Dear God, Send the Politicians Home

Commentary, Taxation, Frontier Centre

For those who believe in a deity, it’s overdue to petition the heavens for a favour: Dear God, send the political class home for summer early lest they “stimulate” anything more, put us into additional debt, and do more damage to our finances, language, and to clear-headedness.

Ever since last September when Lehman Brothers imploded, and when already teetering sub-prime mortgages and a variety of other leveraged bets collapsed everyone into a recession, the political class spent the last ten months doing a few sensible things but much that qualifies as the opposite.

An example of the former was governments guarantees for interbank and other financial institution lending; had those slats not been swiftly constructed, the collapse would have been uglier than what occurred.

But that’s about where defensible government action started and stopped; much of the rest has been nonsensical. The damage is not only to our future finances–the new love affair with debt in Canada just wiped out 10 to 15 years of progress, but to linguistic and moral clarity.

Thus, in the service of restored frankness, here are five reasons why the bailouts and much of the stimulus programs around the world should have been opposed.

Reason #1: Because no matter how often industry advocates, politicians or others tell the public “jobs are saved” by bailouts, the reality is that it’s only about a shell-game of job redistribution. When automobile sales are down by 20 per cent in Canada, some autoworker somewhere will be laid off: if not at GM or Chrysler–because government is busy “saving” jobs there–then at Ford.

Reason #2: Because bailouts are unfair to better-managed competitors.

When GM and Chrysler go into bankruptcy restructuring (and thus reduce their debt because they welch on it) and take taxpayer cash, competitors are kneecapped: the Fords and Toyotas of the world still have their debt, now relatively tougher to carry. It’s akin to running a small business where your competitor has a million-dollar mortgage while yours is $200,000.Except that when he gets into financial difficulty, the bankruptcy court and government reduce his debt to $100,000–and let him keep his business.

Reason #3: Because the bailouts and protectionism aggravate our worst instincts; they don’t support our best ones.

A photocopy salesman once tried to sell me his product because it was made in Canada (my existing model was made in Japan). He lost the sale because I have friends in a number of countries, including Japan. The bailout game -“save jobs here,” “Buy USA”, “Buy in Canada” –promotes tribalism. It’s positive when jobs are created everywhere. But they’re not when two governments drag their taxpayers into financing corporate battles across international borders. Here’s a thought: let corporations duke it out without drafting citizens–of any country, into the battles.

Reason #4: Because the rule of law has been damaged.

Normally, creditors take precedence over others with a stake in the company, including employees or shareholders. Some may not like that system, but no one’s obligated to lend money to a failing company. People do it knowing the risk but also the rule: bondholders are first in line.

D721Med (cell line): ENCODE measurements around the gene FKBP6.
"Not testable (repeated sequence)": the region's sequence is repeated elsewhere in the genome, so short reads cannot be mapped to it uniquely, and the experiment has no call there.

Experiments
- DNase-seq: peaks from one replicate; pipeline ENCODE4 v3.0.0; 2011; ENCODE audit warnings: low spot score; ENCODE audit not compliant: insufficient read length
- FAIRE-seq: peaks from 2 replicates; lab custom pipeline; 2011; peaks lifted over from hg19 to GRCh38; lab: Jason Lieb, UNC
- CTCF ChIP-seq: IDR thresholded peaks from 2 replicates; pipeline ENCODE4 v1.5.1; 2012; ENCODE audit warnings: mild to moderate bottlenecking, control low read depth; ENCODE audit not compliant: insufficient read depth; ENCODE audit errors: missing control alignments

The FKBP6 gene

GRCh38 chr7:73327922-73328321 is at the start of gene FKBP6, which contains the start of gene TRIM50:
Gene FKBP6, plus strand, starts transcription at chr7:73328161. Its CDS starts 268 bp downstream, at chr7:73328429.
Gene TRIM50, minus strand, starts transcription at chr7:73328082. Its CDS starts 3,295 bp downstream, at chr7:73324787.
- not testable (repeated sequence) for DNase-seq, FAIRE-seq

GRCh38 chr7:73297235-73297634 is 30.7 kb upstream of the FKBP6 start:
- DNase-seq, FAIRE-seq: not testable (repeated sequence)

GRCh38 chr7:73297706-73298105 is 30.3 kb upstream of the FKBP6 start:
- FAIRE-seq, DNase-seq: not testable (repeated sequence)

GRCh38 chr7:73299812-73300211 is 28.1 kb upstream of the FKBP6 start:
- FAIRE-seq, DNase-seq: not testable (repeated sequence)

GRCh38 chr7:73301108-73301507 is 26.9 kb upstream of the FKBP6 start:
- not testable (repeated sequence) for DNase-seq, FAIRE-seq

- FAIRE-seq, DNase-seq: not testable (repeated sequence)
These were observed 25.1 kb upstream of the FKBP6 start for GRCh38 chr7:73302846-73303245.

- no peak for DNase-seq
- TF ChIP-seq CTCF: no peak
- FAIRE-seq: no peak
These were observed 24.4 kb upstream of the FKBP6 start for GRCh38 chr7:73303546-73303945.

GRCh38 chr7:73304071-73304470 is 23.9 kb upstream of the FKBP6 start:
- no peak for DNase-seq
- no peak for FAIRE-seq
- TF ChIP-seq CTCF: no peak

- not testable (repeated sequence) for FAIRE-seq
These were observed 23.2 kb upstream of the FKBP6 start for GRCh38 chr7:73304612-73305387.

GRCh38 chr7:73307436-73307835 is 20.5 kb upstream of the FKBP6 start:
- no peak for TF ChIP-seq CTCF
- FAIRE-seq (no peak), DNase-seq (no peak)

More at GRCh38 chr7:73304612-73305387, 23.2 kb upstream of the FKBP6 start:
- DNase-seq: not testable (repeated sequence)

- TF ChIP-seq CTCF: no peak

The Obama administration has freelanced with the rule of law here. It hasn’t yet been slapped down a by a court–but the key word is “yet.” Similar to Franklin Roosevelt’s over-reach in the late 1930s, which included actions then slapped down by the U.S. Supreme Court in some cases, the frenetic Obama White House will one day meet the immoveable object of a court opinion that blocks some hubristic excess of its own.

Reason #5: Language and its purpose are damaged.

Aristotle thought that speech is what separates man from animals–our ability to converse, reason, and persuade. But for that to happen, language must clarify and not cloak one’s intentions. Otherwise, words are only used as the verbal equivalent to a predator’s run-up before it captures prey. And that puts us all back into the animal kingdom.

Politics, as George Orwell observed in his famous essay on that profession and the English language, has always injured speech. In 1946, he observed that was because, “political speech and writing are largely the defense of the indefensible.”

Orwell was overly negative and missed a positive example from his own time–Winston Churchill’s wartime speeches did nothing of the sort but instead roused Britons to fight. But since last autumn, the English language again took a hit from politics. Also, the deliberate distortions have only grown with each news release and every new subsidy.

When U.S. president Barack Obama claimed recently that “What we are not doing–what I have no interest in doing–is running GM,” his words were already betrayed by his actions in the previous months: the White House already fired a GM president, already insisted GM make smaller cars regardless of market demand, and already demanded that GM import fewer cars and parts from “foreign” plants.

The first four reasons are justification enough for opposition to the billion-dollar bailouts and much of the stimulus, but they are “only” about money; the fifth is about how we talk to each other.